Mars has long been a great setting for many video games, from the classic Red Faction to the perennial favourite Doom. There is something about the red planet that is fascinating, be it ripe for colonisation or be it home to enormous bug-eyed monsters. Red Solstice 2: Survivors is the sequel to 2014’s The Red Solstice, and is an interesting hybrid of a game, merging an overworld, XCOM-style management game with an active dual-joystick shooter during missions. This formula is interesting and is mostly successful, but repetitive mission variety and poor AI can hamper enjoyment.
The game is set in AE (After Earth) 117, when the Earth was evacuated due to the uncontrolled contamination of STROL; a mutant form of life which infects every living thing it encounters, and can resurrect dead flesh in a similar manner to Necromorphs in Dead Space. You play as the Executor, a high-ranking, genetically-engineered colonial Martian who is awakened as the STROL infection has completely overrun the Tharsis colony, meaning after a tense opening tutorial, you obliterate the site using an orbital laser. From here your mission is to prevent the STROL infection from spreading further, by taking a variety of missions across the entire Martian surface. There is a plot but it definitely takes a backseat, with most of the lore being explained via the handy archives area on the world map screen.
The missions are played from an isometric perspective with a controllable camera to allow you to zoom out and pan around. Maps are pretty enormous, and most missions have a variety of side objectives that pop-up, granting you more equipment and personnel should you complete them. You directly control the Executor, but your remaining party members are AI controlled. They can be ordered to do certain things, but they have a habit of wandering into trouble when you’re not looking. Enemies will continually attack your party in a wave-based format (although you normally won’t be able to notice when one wave starts and another begins) and will seek out your soldiers no matter their location. Combat is real-time and can be played passively or actively, by either enabling Overwatch on your character so they automatically fire at enemies, or by taking direct control yourself. There is also the option to swap to an alternate fire weapon, which is more powerful but has more limited ammunition, which is very useful for clearing out large groups of enemies should you find yourself surrounded. The enemy variety is enormous but the tactics for taking them out don’t vary particularly.
Speaking of which, staying on the move is vital for staying alive in Red Solstice 2. While moving around the map, you’ll still regularly encounter mutants but as you’re always going somewhere, it’s not too difficult to avoid yourself being backed into a corner. Completing an objective at a particular location can be the cause of many problems however, as this is when the game loves to throw a huge cluster of enemies at you, and as your player character is usually busy finding supplies, reconnecting power generators or doing whatever, it’s down to your AI compatriots to keep back the horde. Up to a point they can do this, but they need regular back-up from the special abilities the Executor can provide. These include grenades, which are infinite but operate on a cooldown, or better critical shots for a time. You always start out a mission with no points assigned to your abilities, but gradually can upgrade them as you kill more mutants and complete objectives. If your squadmates die, they can be revived a certain number of times to fight again in subsequent missions, but if they die too much they will be permanently killed. Alas, your squadmates are fairly prone to signing their own death warrants by walking into unwinnable situations. You can however play the game cooperatively with friends, which would negate some of the AI problems.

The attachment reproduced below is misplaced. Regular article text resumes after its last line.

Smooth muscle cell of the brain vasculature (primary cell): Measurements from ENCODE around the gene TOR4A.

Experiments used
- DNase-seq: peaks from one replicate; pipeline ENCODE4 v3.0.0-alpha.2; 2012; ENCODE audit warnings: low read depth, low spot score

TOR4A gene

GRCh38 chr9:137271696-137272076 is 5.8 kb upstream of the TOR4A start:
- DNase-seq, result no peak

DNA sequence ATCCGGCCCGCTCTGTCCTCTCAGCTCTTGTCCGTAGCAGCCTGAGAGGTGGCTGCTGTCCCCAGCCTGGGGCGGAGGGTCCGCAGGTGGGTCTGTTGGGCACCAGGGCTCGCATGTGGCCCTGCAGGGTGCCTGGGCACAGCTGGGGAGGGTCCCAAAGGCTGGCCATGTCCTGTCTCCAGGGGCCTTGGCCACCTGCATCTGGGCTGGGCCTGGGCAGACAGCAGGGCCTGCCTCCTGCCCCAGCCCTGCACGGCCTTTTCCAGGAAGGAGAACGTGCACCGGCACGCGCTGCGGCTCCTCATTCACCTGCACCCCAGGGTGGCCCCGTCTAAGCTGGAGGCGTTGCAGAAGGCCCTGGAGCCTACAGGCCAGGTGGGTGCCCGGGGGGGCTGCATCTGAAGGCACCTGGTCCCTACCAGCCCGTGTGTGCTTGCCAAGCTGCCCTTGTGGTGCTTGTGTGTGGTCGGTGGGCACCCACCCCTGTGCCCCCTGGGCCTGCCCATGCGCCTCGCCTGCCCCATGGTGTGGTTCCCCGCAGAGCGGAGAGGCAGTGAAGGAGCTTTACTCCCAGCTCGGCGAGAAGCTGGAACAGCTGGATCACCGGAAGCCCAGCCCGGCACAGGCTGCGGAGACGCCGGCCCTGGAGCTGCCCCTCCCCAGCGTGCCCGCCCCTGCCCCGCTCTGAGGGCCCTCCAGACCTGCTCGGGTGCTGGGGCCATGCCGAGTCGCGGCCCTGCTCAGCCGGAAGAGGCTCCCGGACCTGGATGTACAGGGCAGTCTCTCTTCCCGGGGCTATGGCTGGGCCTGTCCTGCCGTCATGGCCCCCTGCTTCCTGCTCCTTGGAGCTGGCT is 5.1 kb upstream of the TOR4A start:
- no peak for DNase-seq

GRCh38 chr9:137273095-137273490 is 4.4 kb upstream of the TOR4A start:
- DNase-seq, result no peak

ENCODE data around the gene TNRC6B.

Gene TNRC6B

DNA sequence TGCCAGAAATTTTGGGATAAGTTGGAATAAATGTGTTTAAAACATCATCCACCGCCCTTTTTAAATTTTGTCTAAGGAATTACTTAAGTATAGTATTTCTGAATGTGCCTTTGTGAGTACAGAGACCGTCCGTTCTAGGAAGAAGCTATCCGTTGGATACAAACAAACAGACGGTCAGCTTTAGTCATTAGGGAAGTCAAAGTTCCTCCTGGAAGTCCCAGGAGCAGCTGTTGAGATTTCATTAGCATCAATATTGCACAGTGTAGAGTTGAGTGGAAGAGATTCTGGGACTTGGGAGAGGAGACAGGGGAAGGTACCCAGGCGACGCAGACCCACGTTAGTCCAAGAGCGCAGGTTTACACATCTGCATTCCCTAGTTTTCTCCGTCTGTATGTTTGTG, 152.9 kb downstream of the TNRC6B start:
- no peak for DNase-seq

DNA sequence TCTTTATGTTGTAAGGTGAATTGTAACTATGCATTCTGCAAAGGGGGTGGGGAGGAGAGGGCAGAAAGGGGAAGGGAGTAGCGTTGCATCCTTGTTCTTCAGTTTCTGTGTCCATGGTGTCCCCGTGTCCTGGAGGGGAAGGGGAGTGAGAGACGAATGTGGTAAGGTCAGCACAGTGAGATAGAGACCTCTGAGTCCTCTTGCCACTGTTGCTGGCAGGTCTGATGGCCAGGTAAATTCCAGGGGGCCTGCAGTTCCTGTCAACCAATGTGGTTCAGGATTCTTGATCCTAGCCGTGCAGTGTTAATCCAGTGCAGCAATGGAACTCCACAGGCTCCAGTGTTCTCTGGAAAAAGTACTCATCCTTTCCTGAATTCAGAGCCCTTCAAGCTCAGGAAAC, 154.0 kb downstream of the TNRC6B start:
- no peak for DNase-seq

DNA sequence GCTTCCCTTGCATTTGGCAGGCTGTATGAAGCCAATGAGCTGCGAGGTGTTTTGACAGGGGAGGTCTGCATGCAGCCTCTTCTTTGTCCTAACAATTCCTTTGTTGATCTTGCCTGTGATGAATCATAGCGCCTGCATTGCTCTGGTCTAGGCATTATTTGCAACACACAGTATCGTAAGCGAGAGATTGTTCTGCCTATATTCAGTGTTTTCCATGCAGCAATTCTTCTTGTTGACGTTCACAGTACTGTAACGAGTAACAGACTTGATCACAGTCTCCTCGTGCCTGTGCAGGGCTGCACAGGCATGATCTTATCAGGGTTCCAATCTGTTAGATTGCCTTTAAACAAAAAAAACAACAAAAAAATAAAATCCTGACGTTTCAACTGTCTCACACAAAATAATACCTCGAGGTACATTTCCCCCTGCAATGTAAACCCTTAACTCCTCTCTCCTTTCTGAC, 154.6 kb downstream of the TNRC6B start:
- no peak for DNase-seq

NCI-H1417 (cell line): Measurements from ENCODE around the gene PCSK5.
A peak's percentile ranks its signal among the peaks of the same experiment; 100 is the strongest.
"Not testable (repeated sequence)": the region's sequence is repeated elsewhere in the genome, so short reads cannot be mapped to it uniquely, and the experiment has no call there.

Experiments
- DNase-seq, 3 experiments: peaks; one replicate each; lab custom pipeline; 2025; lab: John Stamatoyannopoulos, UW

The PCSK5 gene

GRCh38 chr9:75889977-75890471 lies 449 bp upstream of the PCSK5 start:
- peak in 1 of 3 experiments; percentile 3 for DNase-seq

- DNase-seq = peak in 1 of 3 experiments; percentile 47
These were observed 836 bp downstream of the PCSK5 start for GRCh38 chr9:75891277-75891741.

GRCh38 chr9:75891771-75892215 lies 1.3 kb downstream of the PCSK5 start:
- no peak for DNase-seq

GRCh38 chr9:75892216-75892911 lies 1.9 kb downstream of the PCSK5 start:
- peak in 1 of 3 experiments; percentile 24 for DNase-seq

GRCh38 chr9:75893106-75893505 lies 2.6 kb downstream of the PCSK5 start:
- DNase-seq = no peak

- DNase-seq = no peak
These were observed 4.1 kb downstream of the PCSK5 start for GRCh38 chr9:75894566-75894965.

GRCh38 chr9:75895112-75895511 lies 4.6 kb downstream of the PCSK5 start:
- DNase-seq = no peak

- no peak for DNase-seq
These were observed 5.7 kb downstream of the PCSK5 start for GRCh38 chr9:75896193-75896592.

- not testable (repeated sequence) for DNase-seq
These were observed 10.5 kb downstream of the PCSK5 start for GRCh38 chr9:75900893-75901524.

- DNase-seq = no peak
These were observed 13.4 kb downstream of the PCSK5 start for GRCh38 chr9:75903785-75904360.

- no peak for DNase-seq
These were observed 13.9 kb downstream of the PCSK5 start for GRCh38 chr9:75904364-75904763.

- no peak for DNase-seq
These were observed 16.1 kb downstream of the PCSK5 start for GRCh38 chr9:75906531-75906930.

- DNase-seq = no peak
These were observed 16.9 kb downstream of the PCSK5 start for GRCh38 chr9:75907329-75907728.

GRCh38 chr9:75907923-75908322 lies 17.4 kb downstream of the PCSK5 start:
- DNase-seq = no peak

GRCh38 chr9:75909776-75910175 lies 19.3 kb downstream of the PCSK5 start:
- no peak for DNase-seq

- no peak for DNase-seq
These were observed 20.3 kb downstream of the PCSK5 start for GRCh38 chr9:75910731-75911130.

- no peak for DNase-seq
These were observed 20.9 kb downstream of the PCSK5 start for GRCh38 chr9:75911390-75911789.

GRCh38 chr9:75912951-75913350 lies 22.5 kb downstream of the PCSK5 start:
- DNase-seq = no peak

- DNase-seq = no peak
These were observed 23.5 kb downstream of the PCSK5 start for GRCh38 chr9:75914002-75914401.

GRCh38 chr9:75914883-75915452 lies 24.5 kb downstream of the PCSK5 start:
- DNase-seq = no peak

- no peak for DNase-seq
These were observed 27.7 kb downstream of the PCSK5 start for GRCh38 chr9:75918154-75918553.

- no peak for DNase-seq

While the missions are the main draw, there is also an XCOM-style management level to the game as well. Between missions you operate your dropship, flying over the Martian surface and picking which missions you want to tackle. You can also outfit your Executor with new and upgraded equipment, as well as assign skill upgrades to your squadmates. The squad management is fairly simplistic but works well enough. There is also a research mechanic which functions very similarly to XCOM, unlocking new weapons, skills and upgrades for your troops to make them more effective in battle. Again in the same style of XCOM, there is a doom tracker which monitors the STROL infection level across the planet, and allowing it to get too high will bring a premature halt to proceedings. Problems arise after you’ve done a fair number of missions, as objectives tend to repeat while the difficulty spikes surprisingly quickly.
Stylistically the game looks great and levels are very atmospheric, the ruined Martian colonies overrun with hideous monsters, the dark shadows and industrial designs of the buildings creating an ominously imposing atmosphere. When you’re running away from a horde of creatures who are swarming towards you with only a flashlight for company, it can look very impressive. Overall, Red Solstice 2: Survivors has a decent core and it’s certainly possible to have some good fun, but is sometimes let down by its spotty AI and repetitive missions. Very few games have quite the combination of elements which Red Solstice 2 offers, making a consistently interesting experience.